I believe one of the things I learned would be the many ways that technology can be applied to solve the normal day-to-day problems people face, especially with the introduction of machine learning and artificial intelligence.

Aniea Essien, Product Design Intern at Facebook

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Aniea Essien (Image: Christophe Wu/Facebook)

Why did you choose the Facebook internship?

I chose Facebook because I find the rapid rise and growth of social networks fascinating. They have transformed and expanded the notion of community in such a short amount of time. I find it cool that I have friends from all around the world, and at the drop of a hat I can instantly connect to and learn about places and experiences different than my own. At the same time, tech is evolving so quickly that we are facing challenges that we’ve never really had to deal with before, and are unearthing opportunities that, years ago, existed only in our wildest dreams. There’s a lot to discover, a lot to explore, and I find that exciting. When I received my offer, I knew I was in for an adventure, and I didn’t really have to think twice before accepting.

What were some of the skill sets that you picked up but didn’t expect to?

Working at such a global company, I quickly realized that I would be creating tools built to connect people who are living lives vastly different than my own. As a result, I have had to develop my ability to empathize with diverse audiences, recognizing that diversity extends much further than gender, ethnicity, and sexual orientation. I’ve come to realize that it touches everything, from regionality to culture to physical and mental abilities. Through my work, I have learned to design with a broader and more deliberate sense of empathy. I’ve found that when you do this, you bring formerly silenced voices into the conversation, and that is so incredibly powerful. When I leave Facebook, I will do so with a greater awareness of diversity and the skills necessary to amplify these voices.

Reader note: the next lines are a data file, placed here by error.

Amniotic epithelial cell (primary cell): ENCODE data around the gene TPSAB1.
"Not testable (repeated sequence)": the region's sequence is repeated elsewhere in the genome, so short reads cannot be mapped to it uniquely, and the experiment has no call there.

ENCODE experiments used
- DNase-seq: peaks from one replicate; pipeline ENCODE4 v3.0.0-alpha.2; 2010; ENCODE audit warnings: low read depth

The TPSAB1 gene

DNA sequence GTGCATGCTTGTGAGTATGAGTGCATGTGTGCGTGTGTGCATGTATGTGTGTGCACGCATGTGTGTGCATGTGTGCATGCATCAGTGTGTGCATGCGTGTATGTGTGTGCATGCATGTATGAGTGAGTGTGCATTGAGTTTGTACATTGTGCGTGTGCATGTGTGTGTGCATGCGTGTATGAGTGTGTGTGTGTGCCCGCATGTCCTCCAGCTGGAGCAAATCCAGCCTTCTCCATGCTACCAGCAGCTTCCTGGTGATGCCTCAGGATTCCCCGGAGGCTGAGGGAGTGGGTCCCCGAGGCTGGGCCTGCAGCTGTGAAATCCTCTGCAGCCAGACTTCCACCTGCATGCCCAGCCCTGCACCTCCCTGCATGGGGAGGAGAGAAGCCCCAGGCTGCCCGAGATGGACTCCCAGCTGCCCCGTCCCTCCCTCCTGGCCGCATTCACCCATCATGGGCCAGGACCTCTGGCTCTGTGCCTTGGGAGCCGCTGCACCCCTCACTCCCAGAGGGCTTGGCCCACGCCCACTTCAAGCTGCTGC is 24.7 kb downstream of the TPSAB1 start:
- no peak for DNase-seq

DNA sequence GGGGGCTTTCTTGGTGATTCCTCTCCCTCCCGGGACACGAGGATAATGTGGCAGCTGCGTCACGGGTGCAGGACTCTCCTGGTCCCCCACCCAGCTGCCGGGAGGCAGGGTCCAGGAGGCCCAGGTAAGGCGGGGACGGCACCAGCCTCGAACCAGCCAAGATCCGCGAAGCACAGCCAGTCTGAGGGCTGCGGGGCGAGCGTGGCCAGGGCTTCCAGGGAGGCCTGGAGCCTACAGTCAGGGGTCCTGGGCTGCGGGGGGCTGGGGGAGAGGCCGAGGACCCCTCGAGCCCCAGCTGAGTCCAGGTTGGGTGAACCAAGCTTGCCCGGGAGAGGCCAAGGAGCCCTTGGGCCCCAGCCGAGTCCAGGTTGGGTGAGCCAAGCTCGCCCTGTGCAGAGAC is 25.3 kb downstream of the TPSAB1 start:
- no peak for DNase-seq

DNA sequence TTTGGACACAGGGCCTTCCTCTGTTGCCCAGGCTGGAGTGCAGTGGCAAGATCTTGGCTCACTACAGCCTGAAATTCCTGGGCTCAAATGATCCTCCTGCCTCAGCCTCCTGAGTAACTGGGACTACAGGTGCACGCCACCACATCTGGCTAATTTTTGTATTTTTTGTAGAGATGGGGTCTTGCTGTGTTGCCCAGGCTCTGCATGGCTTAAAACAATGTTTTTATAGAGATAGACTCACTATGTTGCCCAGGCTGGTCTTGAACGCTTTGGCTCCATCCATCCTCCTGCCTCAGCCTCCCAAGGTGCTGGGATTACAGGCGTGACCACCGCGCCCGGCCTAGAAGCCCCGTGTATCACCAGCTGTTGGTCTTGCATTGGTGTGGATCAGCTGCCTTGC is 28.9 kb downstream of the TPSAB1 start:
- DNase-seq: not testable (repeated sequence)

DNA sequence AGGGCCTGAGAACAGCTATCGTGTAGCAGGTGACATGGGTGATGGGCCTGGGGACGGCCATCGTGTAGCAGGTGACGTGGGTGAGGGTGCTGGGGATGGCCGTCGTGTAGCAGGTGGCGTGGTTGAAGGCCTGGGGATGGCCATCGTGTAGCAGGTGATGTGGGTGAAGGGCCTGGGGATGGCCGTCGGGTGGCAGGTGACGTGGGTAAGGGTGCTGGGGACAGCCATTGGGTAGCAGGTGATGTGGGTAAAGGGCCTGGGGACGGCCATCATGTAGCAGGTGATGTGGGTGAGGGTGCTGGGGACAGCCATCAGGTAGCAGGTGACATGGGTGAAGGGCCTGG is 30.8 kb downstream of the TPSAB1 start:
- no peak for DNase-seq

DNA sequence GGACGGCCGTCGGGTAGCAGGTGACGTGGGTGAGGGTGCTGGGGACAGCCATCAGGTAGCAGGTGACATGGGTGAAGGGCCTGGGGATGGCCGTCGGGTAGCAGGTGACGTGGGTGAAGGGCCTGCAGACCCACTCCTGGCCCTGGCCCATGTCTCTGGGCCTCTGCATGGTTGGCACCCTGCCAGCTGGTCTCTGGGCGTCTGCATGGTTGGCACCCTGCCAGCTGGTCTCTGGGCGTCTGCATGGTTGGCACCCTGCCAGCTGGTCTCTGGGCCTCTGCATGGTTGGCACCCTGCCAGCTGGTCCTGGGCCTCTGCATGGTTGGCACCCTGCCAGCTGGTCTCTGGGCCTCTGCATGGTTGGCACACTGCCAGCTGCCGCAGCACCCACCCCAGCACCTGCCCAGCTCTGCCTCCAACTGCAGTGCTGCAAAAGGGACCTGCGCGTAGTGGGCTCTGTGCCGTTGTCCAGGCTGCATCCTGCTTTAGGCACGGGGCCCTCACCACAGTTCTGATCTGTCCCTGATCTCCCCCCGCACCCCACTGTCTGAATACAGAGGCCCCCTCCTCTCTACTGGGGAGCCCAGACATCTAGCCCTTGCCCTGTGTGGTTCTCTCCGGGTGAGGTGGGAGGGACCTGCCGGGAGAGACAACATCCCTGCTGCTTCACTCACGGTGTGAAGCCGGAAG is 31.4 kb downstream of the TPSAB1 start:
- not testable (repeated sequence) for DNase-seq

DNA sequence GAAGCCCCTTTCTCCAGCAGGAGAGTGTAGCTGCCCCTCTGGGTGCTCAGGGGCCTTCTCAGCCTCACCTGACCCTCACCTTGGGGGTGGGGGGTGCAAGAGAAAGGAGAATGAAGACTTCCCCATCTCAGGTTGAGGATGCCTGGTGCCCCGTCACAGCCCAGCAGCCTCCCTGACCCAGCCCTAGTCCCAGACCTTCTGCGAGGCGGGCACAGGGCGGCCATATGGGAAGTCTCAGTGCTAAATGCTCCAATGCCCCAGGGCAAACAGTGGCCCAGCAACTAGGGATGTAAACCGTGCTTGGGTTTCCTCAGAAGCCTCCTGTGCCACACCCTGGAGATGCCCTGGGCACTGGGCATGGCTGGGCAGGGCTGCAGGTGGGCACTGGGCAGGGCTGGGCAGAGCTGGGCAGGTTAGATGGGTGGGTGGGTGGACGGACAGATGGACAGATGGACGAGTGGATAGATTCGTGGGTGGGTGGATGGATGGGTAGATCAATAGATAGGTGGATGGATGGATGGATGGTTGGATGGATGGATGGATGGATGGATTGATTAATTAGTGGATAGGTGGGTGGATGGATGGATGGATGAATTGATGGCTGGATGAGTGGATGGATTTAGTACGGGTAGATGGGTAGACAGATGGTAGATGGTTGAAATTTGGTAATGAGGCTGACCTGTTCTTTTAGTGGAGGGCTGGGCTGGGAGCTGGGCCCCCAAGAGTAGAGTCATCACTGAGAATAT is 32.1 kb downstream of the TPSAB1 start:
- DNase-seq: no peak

Any key takeaways?

I learned that the tech industry consists of much more than just engineers. Successful products need support from a huge network of people, including designers, strategists, business negotiators, analysts, and so on. I’ve found that products thrive when they are built in environments facilitating diversity of thought. The industry is still struggling to represent diverse voices in these conversations, which is why I find it important to stress that “tech” is not only for technical people. When a company’s workforce is as diverse as the people who rely upon its products, their ideas are more diverse and their products are better suited to the audiences they serve. In my experience, Facebook recognizes this and is working hard to cultivate a diverse dynamic workplace. With that said, if you have cool ideas and the passion to see them through, then there is an opportunity for you in tech.

Chevy Minto, Software Engineering Intern at Facebook

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Chevy Minto (Image: Christophe Wu/Facebook)

Why did you choose the Facebook internship?

Well, truth be told I never chose Facebook, I just kind of fell into it! My friends were telling me about how great Silicon Valley was and how amazing Facebook would be to work at. They told me, “It would be great for you to work there!” I responded, “If you say so, then let’s do it!” I applied to an internship at Facebook and a couple months later I started Facebook University, which is an eight-week training program for students from underrepresented groups. This summer, I’m back as a 12-week intern.

What did you get out of it?

Aside from all the great benefits? I’d have to say new skills and experiences. Being here, I can feel my skill set getting better as I continue working on my project and learning from the people around me. The work is challenging but rewarding in that way. After that, I would say I’ve met great people and I got a chance to scope out a place I could see myself working at in the near future.

What is your takeaway when it comes to diversity in the tech space?

This, for me, would be the push for diversity. I was born in Jamaica and lived most of my life in Baltimore. I’ve lived most of my life around black people. When I started down this path, I never thought I would see so little of other people that look like me here. Learning this, I really want to help make a change in the tech landscape. I want to see more people like me here.

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Sequoia Blodgett

Sequoia Blodgett is a Reporter for Black Enterprise. She is also the founder of Commas, a virtual entrepreneurship resource center with that provides everything you need to know about product, marketing, publicity, and fundraising, to make your entrepreneurial journey a lot less stressful.